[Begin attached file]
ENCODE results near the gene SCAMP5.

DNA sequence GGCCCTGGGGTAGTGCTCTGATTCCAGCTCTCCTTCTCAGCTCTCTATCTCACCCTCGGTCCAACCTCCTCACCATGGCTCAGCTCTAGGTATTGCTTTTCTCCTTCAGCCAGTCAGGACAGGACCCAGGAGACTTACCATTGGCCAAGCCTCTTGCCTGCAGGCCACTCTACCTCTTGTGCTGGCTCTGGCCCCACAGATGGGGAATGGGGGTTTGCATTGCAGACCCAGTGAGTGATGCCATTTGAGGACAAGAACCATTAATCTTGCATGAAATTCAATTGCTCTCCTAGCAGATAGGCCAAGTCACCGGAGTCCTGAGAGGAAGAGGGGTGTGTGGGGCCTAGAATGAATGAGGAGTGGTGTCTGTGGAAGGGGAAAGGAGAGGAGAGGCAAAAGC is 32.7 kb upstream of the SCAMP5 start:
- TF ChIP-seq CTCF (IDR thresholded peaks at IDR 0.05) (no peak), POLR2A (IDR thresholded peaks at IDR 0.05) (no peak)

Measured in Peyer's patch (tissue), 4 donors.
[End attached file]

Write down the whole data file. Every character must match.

ENCODE results near the gene SCAMP5.

DNA sequence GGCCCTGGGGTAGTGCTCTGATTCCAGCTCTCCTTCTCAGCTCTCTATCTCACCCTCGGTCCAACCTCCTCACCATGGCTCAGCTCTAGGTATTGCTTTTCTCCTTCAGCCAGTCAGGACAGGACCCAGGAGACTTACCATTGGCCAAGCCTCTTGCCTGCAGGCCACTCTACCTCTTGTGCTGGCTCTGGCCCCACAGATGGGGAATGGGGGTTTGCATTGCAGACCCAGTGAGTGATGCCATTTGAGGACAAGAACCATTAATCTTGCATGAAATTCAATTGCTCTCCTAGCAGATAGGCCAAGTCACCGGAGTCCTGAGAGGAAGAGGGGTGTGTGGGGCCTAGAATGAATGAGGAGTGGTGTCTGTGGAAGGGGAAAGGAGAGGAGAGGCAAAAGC is 32.7 kb upstream of the SCAMP5 start:
- TF ChIP-seq CTCF (IDR thresholded peaks at IDR 0.05) (no peak), POLR2A (IDR thresholded peaks at IDR 0.05) (no peak)

Measured in Peyer's patch (tissue), 4 donors.